I have a crippling fear of being alone in the dark, so I switched on my three headlamps, armed myself with a spotlight, and walked cautiously from tree to tree, jumping at every small sound and berating myself for being such a wimp. The owner, Errol had assured me that it was safe, with the comforting words that they only had herbivores on their farm… and sure, the odd leopard passes through, but I’d be lucky to see one, and not to worry, the multitude of brown hyenas and jackals making the rounds were more scared of me than I was of them.  After this talk, I was just waiting for one of the transient leopards to sniff me out. My imagination is fertile, and I had no trouble picturing my dismemberment. Time snailed by slowly. I cycled through bravery and terror in ten minute cycles, and by 9.30pm, leapt into the car, floored it home and crawled thankfully into bed. The morning fieldwork was a pleasure. The sun beat down, the birds sang, the wildebeest gambolled and all was well. The day grew hotter and hotter, peaking at around 44 degrees in the shade. During the daytime hours, I lay comatose in a cold bath, contemplating snow. On night two, I startled a warthog that had had been reclining in the shade of my study tree. It came exploding out from under the shade in my direction with a great deal of sound and fury, did a rotation in mid-air, and raced away in a cloud of dust. I wet myself a little bit, dropped everything and stood frozen in terror until my brain caught up with my eyes. Not a leopard, not a leopard, not a leopard… phew! Fieldwork continued and I was jumpier than ever. I almost called it quits, but the work needed to get done and time was short. Luckily the rest of the night passed without trouble, and the perseverance paid off, because I managed to capture two hawkmoths. Sad, but all in the name of science. Every day grew hotter, and in the afternoons the animals and I turned our heads towards Botswana and hoped for rain. The area was so terribly dry, with not one green leaf on a tree for the poor kudus, and not a clump of grass for the zebras. Dust storms blew past, the sky rumbled and darkened, and the rain passed us by repeatedly without a drop touching the ground. Our disappointment was bitter. Despite the scary darkness and terrible drought, I loved Morongwa. The remainder of my time there was peaceful and uneventful, and the owners, Gillian and Errol, were so kind in letting me do research and stay free of charge. I certainly wouldn’t have been able to afford it otherwise. They were gracious hosts from afar and called regularly to make sure I was comfortable, had enough to eat and found the plants I was looking for. Errol even came to stay for two nights, took me on farm tours and had an ice cold beer waiting whenever I returned from the field at night, exhausted and filthy. I departed Morongwa after four nights, pleased that no puff adder, crazed jackal, startled warthog or hungry leopard had managed to end me, and even more pleased that the fieldwork had been successful.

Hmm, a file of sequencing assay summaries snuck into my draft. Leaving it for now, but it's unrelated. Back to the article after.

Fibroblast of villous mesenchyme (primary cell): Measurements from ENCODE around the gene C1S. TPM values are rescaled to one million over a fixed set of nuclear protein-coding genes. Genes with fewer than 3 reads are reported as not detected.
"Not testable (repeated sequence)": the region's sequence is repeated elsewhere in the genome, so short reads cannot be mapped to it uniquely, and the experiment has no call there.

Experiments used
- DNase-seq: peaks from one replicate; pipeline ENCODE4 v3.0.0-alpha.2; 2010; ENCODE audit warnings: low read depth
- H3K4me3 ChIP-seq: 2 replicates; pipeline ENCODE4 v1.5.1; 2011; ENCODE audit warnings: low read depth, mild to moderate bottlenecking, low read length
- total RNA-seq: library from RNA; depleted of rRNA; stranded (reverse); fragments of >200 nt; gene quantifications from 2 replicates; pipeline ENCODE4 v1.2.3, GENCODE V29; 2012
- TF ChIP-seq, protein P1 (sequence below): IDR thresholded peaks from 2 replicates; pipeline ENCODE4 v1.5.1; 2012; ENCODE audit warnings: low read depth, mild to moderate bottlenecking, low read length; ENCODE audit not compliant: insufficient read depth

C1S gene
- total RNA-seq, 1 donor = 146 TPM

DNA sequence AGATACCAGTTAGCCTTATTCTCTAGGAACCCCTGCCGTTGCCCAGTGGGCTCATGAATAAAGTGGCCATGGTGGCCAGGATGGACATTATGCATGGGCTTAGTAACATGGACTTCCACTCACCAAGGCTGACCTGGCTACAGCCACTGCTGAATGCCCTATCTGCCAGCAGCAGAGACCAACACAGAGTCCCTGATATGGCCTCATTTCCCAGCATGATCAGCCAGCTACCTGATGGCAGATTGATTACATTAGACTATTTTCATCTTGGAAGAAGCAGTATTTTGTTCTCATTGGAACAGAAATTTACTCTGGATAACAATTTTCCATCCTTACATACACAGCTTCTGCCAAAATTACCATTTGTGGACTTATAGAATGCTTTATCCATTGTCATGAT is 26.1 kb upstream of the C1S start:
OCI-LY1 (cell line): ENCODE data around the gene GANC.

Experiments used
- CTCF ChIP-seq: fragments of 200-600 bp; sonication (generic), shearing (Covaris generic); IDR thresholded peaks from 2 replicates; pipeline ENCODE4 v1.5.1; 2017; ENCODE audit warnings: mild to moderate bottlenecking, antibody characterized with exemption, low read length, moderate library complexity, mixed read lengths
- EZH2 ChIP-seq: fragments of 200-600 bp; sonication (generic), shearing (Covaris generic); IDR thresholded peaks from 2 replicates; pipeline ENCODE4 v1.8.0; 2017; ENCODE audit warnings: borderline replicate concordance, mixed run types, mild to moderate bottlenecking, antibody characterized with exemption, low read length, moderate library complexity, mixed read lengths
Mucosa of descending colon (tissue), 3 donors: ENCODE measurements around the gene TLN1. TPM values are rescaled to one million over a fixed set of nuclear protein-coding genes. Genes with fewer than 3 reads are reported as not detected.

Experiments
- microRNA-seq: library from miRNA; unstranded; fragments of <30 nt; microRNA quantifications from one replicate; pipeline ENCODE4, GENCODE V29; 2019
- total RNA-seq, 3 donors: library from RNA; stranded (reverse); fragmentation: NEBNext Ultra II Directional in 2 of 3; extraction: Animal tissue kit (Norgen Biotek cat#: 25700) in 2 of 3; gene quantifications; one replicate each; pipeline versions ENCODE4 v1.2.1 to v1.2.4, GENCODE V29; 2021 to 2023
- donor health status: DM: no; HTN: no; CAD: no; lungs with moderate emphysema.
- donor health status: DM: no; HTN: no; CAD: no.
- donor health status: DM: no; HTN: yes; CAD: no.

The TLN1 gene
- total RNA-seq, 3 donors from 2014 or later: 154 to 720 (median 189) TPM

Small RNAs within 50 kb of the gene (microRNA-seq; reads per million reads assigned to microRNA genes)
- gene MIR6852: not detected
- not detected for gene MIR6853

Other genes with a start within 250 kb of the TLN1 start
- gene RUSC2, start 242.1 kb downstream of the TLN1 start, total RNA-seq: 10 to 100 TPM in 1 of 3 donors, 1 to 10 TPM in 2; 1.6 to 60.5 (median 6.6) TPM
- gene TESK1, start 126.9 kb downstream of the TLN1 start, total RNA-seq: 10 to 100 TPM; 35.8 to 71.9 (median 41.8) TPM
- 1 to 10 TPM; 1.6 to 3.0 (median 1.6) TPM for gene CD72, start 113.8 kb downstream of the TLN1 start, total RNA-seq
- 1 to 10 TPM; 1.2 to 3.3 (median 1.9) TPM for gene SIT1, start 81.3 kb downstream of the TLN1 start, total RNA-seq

The next two days I remember as only a blurr of packing, unpacking, repacking, driving, more driving, and more packing. From Thabazimbi to Johannesburg to meet my father and pack his car, as he was going to be my field assistant in Namibia (where my second study species occurs). Then a drive to Pietermaritzburg to return the borrowed research car, a quick chat with my supervisor, a speedy visit to the UKZN campus to pick up some equipment and a flight back to Johannesburg, now that I no longer had a car. My dad collected me at the airport and after a fitful night of little sleep, we were on the road to Namibia. I was so happy to have my dad along with me, because we see each other so rarely and don’t get enough time to bond over the things we both enjoy, like camping, botanising, birding and exploring. We drove right across the northern part of South Africa, through the quaint little towns of Sannieshof, Delareyville, Kuruman, Hotazel (it really is hot as hell!) and slept at the Rietfontein border. My dad drove all day, letting me sleep. After a month on the road I was starting to feel it. Tiredness was creeping in and the muscles were getting stiff. After a quick little braai in a campsite that we had all to ourselves, we turned in, and were across the border and into Namibia by 8am the next day.

Another long day on the road! Past beautiful red Kalahari sand dunes into Keetmanshoop, between mountains dotted with Quiver trees (Aloe dichotoma) to reach Mariental, through the vast stretches of bushveld dense with Camel Thorn (Acacia erioloba) trees and patchy langbeenboesmangras (Stipagrostis ciliata var. capensis) and finally, into the surprisingly green city of Windhoek. We stocked up on food and pushed on to Okahanja, where we rested our weary heads that night. Both being tall, the little tent my dad had packed for us was much too small and cramped, so with it being swelteringly hot and cloudless, we chose to leave the tent’s nylon flysheet off, for a bit of air. That night, we froze! Rookie error #1 …Never, ever leave the flysheet off! It gets surprisingly cold at night and you lose all your heat without it. My poor dad was burrowed under a mountain of towels and our picnic blanket when I woke up. The day grew hot fast, so we packed up quickly and forged ahead to Khorixas, home to the Herero

flower of namibian sesame bush

flower of namibian sesame bush

Sesame bush (Sesamothamnus guerichii), desert elephants, countless goats and a few brave souls eking out an existence in the scorched landscape. We arrived at the Khorixas Rest Camp a few kilometres out of town and were pleasantly surprised: AC rooms, a glistening swimming pool and a well-stocked bar and restaurant. This would be a good base from which to do the next four nights of fieldwork.